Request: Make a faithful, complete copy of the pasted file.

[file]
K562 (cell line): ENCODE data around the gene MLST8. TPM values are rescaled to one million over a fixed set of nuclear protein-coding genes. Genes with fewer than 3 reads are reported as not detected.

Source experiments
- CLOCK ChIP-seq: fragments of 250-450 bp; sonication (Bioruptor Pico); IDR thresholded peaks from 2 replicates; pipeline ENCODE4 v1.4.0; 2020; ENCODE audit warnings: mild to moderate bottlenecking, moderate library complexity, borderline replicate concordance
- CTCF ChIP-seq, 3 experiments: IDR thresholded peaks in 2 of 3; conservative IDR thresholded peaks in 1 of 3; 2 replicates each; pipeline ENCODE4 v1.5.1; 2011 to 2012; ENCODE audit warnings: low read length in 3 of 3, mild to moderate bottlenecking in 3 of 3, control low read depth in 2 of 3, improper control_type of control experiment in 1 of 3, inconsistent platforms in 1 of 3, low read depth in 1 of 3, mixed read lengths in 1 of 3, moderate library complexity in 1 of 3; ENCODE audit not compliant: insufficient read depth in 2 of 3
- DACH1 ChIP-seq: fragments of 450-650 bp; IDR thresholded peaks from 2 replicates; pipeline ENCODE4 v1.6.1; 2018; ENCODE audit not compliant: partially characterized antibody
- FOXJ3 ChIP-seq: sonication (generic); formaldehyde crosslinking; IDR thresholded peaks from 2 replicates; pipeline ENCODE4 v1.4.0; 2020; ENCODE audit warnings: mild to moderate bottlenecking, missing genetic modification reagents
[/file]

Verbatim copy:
K562 (cell line): ENCODE data around the gene MLST8. TPM values are rescaled to one million over a fixed set of nuclear protein-coding genes. Genes with fewer than 3 reads are reported as not detected.

Source experiments
- CLOCK ChIP-seq: fragments of 250-450 bp; sonication (Bioruptor Pico); IDR thresholded peaks from 2 replicates; pipeline ENCODE4 v1.4.0; 2020; ENCODE audit warnings: mild to moderate bottlenecking, moderate library complexity, borderline replicate concordance
- CTCF ChIP-seq, 3 experiments: IDR thresholded peaks in 2 of 3; conservative IDR thresholded peaks in 1 of 3; 2 replicates each; pipeline ENCODE4 v1.5.1; 2011 to 2012; ENCODE audit warnings: low read length in 3 of 3, mild to moderate bottlenecking in 3 of 3, control low read depth in 2 of 3, improper control_type of control experiment in 1 of 3, inconsistent platforms in 1 of 3, low read depth in 1 of 3, mixed read lengths in 1 of 3, moderate library complexity in 1 of 3; ENCODE audit not compliant: insufficient read depth in 2 of 3
- DACH1 ChIP-seq: fragments of 450-650 bp; IDR thresholded peaks from 2 replicates; pipeline ENCODE4 v1.6.1; 2018; ENCODE audit not compliant: partially characterized antibody
- FOXJ3 ChIP-seq: sonication (generic); formaldehyde crosslinking; IDR thresholded peaks from 2 replicates; pipeline ENCODE4 v1.4.0; 2020; ENCODE audit warnings: mild to moderate bottlenecking, missing genetic modification reagents